Operation Against the FARC Yields Results

A Series of Seizures:

The Colombian military announced on Sunday the results of the ongoing Operation Mantus, an operation with the focus of dismantling the Estado Mayor Central faction of the Revolutionary Armed Forces of Colombia (FARC-EMC), a faction which opposed the 2016 peace agreement with the Colombian government.

The operation focuses on Cauca, a department of Colombia located on the south-western coast where the FARC is especially active and has seen the deployment of over 30 thousand uniformed personnel in the region alongside the neighboring Valle del Cauca and Nariño departments.


Colombian Army Platoon in Bogotá (Photo – Alejandro Turola)

Authorities engaged in a number of engagements against the FARC since the beginning of the operation. These included the freeing of two conscripted minors, three skirmishes between the FARC and government forces, two illegal warehouses have been destroyed, nearly 1,230 kilograms of marijuana have been seized, seven laboratories for drug processing have been uncovered, 29 thousand bushes of coca leaf, over 1,100 gallons of coca base paste, 4,500 kilograms of coca leaf, 1,321 gallons of liquid inputs, and 863 kilograms of solid inputs have been seized as well.

“We are verifying what the results of these confrontations have been,” said the commander of the Military Forces General Helder Giraldo, referring to the skirmishes which were registered in the El Plateado district of the municipality of Argelia.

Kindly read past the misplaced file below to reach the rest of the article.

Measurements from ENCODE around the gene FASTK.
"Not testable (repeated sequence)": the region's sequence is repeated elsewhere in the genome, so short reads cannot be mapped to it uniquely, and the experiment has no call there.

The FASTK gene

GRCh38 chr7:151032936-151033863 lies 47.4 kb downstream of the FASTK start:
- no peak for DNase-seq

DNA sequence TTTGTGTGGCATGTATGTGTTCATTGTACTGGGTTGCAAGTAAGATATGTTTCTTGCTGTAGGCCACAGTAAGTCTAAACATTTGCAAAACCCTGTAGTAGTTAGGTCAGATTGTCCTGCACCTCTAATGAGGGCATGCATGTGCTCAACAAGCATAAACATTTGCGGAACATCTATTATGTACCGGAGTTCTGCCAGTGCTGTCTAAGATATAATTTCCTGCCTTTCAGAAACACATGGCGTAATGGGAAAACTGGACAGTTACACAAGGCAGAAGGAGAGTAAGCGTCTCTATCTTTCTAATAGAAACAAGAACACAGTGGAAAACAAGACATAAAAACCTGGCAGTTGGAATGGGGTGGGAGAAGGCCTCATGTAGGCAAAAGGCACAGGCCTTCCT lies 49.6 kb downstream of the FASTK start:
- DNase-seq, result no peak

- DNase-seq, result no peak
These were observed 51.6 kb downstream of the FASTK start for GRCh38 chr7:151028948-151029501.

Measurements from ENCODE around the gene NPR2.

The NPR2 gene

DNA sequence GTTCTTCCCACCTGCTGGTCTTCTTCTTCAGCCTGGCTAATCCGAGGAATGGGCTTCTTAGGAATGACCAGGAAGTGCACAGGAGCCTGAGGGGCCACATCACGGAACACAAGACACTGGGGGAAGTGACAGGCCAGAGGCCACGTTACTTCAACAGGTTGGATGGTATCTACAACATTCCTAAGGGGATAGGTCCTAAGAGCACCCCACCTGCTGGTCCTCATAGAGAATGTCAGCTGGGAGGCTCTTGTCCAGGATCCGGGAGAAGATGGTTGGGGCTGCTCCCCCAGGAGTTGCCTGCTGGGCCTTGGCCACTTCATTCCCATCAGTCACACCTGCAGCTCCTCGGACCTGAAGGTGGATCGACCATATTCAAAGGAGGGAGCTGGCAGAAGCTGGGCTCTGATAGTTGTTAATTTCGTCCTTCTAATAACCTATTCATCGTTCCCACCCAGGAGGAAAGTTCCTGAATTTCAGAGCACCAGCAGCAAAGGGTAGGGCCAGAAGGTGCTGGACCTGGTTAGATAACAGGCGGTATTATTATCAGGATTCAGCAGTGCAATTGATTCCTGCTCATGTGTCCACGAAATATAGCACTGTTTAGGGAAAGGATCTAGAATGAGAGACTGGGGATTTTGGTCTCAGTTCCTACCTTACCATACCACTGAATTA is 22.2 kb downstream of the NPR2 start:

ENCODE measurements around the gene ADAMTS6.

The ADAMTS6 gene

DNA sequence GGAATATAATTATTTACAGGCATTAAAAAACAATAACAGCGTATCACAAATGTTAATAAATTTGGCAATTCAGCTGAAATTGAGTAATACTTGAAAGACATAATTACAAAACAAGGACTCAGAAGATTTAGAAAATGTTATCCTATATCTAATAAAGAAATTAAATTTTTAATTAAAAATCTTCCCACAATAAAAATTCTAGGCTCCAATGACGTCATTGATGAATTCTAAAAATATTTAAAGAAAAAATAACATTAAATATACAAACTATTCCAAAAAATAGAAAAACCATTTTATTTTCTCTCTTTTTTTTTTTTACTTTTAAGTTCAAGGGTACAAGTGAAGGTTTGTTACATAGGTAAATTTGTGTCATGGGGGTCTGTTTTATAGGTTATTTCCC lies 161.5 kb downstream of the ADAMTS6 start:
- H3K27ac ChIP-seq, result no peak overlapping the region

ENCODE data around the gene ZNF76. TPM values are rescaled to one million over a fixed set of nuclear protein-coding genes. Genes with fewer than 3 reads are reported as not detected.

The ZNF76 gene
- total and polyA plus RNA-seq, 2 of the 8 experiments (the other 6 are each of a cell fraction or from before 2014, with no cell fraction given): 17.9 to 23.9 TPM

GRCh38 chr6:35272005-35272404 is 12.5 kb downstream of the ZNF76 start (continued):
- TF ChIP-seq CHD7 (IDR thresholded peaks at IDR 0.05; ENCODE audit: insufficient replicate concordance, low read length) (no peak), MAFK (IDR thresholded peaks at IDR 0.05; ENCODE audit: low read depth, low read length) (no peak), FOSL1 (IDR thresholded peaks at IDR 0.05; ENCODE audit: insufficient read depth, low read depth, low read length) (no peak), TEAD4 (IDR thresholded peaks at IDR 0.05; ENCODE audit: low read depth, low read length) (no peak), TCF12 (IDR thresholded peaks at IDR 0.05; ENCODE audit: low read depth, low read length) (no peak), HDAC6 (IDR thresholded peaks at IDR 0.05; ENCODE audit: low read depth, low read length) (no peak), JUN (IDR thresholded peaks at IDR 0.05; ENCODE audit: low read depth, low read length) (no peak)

Two leaders of the FARC have also been captured by authorities, one of whom stands accused of five homicides in the municipality of Villa Rica, Cauca with one of those allegedly murdered by the leader being a member of the armed forces.


The Commander of the Military Forces, General Helder Giraldo, presents the Operation Mantus in the Cauca. (Photo – Ejército Nacional)

The other, known by the alias “David,” is thought to be the leader of the Dagoberto Ramos Mobile Column which operates under the FARC-EMC. David stands accused of committing multiple murders of social leaders as well as participating in terrorist acts with a criminal history spanning 11 years.

Authorities have stated that the increased security presence is both due to the recent dissolution of a ceasefire between the FARC-EMC and the Colombian government as well as in preparation for Holy Week, the last week of Lent within the Catholic Church, a week celebrated by an estimated 73% of Colombians.

Analysis:

Operations against the FARC-EMC are expected to continue following the dissolution of a truce between the group and the government last week. With the beginning of Holy Week, clashes between the FARC-EMC and the Colombian government are likely to continue as the week of religious services is sure to be a target for the FARC especially with Easter fast approaching.

Conflict between the government and the FARC-EMC will likely have dire effects for those living in rural Colombia, where the FARC-EMC holds a great deal of territory away from the eyes of the government.

A Broken Truce:

This offensive comes a week after Colombian President Gustavo Petro dissolved the ceasefire between the FARC and the Colombian government after the FARC attacked an indigenous community, killing a community leader and wounding two others in the attack.

The community leader, Carmelina Yule Pavi, was killed after attempting to help two minors who were in the process of being kidnapped by the FARC, likely to serve as forced conscripts in the organization’s war against the government.


In the village of La Bodega, in Toribío, Cauca, the wake of the indigenous leader Carmelina Yule takes place. (Photo – Semana)

Attacks against this community did not stop, however, as the caravan that was transporting Yule’s body was attacked by the FARC.

The community would identify five of the attacker’s identities; those alleged to be responsible for the attack are known as Zapata, Brayan, Amazonas, Pulga, and Cabañas. The community further stated that if the FARC fails to release two other minors it kidnapped on Tuesday, the community will mobilize.